Slip and fall accidents could occur when people in charge do not follow the appropriate protocols to keep others safe. These injuries could also happen when people are simply not paying attention. Poor lighting, wet floors, and broken handrails are the most common causes of slip-and-fall accidents.

Some property owners are usually aware of these hazards but do nothing to remove them, putting the safety of property visitors at risk. The property owner may be liable for the damage when such situations occur.

What Is A Slip and Fall Accident?

When someone is hurt because they slipped, tripped, or fell on another person’s property, they can file a personal injury claim, commonly called a “slip and fall.” 

According to Daniel Wagner, a Florida slip and fall lawyer, “the legal concept of “premises liability” encompasses accidents involving slips and falls and other forms of negligence. As the name suggests, property owners may be held liable for injuries sustained on their premises if those injuries were caused by the owner’s negligence, as in the case of a slip and fall accident.” All property owners must take reasonable precautions to ensure the safety of invitees, visitors, customers, and patrons.

Slip and Fall Accidents: Who's Liable and How to Get Compensation. Learn about the most common causes, liability, and how to prove your case. Contact a lawyer for guidance.

Types of Slip and Fall Accidents

Slip and fall accidents can happen within and outside work premises. For instance, negligence in clearing snow and ice from outdoor surfaces during winter causes serious slip-and-fall accidents. 

Also, uneven pavement, potholes, and cracks are all potential trip hazards that could be avoided with better lighting in parking lots and walkways.  Inside establishments, wet floors, faulty handrails, and electrical cords left lying carelessly are reasons these accidents occur. 

Slip and fall accidents could cause:

  • Broken bones
  • Traumatic brain injury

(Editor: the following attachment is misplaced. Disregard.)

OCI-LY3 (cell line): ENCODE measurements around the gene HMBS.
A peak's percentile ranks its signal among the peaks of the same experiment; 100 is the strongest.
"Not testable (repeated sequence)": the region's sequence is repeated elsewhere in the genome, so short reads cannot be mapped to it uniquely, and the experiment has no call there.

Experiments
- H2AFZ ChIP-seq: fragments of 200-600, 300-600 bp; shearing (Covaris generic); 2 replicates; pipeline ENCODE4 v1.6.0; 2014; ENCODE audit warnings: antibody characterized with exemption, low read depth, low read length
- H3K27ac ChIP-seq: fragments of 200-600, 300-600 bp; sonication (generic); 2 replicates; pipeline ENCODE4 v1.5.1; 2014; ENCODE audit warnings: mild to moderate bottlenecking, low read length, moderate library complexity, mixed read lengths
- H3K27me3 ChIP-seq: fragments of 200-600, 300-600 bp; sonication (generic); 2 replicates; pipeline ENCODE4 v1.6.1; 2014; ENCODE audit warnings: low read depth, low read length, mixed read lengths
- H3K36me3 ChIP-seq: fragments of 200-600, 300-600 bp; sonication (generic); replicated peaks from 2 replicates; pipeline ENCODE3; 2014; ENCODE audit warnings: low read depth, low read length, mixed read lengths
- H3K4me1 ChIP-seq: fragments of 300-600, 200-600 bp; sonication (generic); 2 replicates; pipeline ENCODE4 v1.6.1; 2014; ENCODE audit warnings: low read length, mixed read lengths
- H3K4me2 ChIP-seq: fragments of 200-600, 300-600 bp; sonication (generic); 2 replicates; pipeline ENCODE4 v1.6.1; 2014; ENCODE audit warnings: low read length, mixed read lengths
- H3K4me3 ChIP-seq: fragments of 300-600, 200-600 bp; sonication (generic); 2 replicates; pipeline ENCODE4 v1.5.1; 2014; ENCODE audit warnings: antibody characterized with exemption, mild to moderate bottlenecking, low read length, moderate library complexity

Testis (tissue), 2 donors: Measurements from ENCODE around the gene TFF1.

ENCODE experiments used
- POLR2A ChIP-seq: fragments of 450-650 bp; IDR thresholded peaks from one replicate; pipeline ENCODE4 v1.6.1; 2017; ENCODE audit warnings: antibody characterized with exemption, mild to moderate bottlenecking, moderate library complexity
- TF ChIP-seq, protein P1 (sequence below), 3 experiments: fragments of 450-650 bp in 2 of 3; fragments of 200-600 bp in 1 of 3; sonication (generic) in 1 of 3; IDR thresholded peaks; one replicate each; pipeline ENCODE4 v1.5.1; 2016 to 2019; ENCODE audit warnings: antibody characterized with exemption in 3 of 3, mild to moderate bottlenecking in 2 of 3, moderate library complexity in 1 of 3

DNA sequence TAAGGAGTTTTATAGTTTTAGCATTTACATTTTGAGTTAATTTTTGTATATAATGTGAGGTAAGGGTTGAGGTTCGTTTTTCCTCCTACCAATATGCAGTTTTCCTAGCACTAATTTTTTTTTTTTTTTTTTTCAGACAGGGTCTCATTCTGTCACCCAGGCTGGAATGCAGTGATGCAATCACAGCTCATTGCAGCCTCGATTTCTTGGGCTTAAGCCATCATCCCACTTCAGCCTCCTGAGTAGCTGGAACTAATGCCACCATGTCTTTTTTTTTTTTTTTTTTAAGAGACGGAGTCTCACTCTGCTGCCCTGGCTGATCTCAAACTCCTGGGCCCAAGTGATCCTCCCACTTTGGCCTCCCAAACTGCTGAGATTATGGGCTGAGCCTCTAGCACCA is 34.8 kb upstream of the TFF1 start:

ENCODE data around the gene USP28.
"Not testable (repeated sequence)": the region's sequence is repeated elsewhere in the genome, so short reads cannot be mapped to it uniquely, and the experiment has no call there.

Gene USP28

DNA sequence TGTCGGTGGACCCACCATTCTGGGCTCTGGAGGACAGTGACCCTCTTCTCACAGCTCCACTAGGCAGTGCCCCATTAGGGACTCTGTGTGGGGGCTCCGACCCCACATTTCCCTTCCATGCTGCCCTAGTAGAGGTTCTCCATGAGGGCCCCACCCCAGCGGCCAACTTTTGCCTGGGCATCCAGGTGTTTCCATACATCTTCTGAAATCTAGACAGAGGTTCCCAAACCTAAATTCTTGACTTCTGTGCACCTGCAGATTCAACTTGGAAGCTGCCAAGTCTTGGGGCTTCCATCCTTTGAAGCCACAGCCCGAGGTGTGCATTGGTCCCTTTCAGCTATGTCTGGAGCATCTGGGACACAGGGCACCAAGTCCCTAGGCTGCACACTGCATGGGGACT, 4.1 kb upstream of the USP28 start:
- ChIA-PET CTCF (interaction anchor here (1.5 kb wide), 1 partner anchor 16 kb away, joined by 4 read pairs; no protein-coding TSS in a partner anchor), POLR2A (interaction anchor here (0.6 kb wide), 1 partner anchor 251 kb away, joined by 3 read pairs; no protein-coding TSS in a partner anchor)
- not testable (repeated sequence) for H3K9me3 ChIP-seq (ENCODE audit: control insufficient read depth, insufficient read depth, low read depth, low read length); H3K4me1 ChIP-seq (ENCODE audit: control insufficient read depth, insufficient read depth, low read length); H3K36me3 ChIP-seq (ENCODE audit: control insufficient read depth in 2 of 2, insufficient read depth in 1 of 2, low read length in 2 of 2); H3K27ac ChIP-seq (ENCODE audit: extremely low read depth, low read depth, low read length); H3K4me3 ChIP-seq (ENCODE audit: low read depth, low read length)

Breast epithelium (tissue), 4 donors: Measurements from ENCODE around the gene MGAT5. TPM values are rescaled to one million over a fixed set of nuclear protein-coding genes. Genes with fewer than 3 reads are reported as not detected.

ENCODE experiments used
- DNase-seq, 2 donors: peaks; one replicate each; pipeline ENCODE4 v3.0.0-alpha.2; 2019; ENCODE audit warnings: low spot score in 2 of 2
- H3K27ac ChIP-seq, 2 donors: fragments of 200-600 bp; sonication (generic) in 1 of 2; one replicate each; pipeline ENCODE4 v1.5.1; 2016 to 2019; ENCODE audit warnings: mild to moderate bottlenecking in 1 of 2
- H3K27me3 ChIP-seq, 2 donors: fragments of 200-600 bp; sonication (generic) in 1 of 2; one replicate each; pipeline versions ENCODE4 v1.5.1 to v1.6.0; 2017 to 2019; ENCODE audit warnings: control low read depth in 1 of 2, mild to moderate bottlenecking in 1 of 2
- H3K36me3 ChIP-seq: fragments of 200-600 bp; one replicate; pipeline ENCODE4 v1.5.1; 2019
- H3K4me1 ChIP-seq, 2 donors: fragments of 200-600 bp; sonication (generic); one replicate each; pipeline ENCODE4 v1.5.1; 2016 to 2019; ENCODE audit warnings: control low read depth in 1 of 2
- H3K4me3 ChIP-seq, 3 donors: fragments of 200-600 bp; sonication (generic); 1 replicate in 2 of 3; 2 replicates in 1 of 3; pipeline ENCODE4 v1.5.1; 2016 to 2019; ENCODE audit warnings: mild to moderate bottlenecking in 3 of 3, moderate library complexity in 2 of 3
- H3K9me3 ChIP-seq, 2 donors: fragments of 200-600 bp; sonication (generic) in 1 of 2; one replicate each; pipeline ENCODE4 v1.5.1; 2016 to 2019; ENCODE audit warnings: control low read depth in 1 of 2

• Dislocation of joints
  • Cuts and bruises
  • Body pains
  • Sprained knee, ankle, or wrists

Negligence in Slip and Fall

Cases involving slips and falls often become more complicated when it is discovered that the person occupying the property is not the owner. To determine who is at fault in a case involving premises neglect, one must first identify who was responsible for the upkeep of the property.

Generally, property owners have a responsibility to keep their property in good condition. The property owner may be liable for injuries sustained from falls if they know or should have known about a hazard but failed to correct it or post warning signs.

Tenants must also take reasonable precautions to ensure the safety of their visitors. As with the landlord, tenants must address any safety concerns with the rented property. Renters who cannot remedy a hazardous situation alone must inform the property owner immediately.

Slip and Fall Accidents: Who's Liable and How to Get Compensation. Learn about the most common causes, liability, and how to prove your case. Contact a lawyer for guidance.

Who Is Responsible for a Slip and Fall Accident

In a slip-and-fall accident, several parties could potentially be liable. The negligent party is always expected to foot any bills incurred in the accident. For this reason, all parties involved would often try to shift the blame and avoid being held liable. The party that’s finally held accountable by law is determined by who the careless party is, as it is possible that several factors contributed to your mishap. 

Even though you were hurt, you could still be partially responsible for the accident, depending on the fault system of your state. The good news is that even if you share some blame, you will still be eligible for compensation. The bad news is that the amount you receive will be reduced based on your degree of fault.

Judges and juries usually take a commonsense approach to determining responsibility in slip-and-fall cases. However, the key to obtaining fair compensation after a slip, trip, or fall injury is proving that most ‘fault’ falls upon the property owner.

The state of the property at the time of the incident will be carefully examined to establish fault. If a customer or visitor to your establishment is injured because they slipped and fell, they must prove that the property owner did not take reasonable precautions to ensure their safety. 

To establish liability, it is usually necessary to show that the defendant knew or should have known that a hazardous condition existed on the property and did nothing to remedy it. However, entry to the property posed an unreasonable risk to anyone.


Slip-and-fall cases are rarely straightforward. Many injured people want to sue someone, but knowing the right person to sue is important. Slip-and-fall claims require proof. So, you may need a lawyer to help you gather evidence and hold someone accountable.

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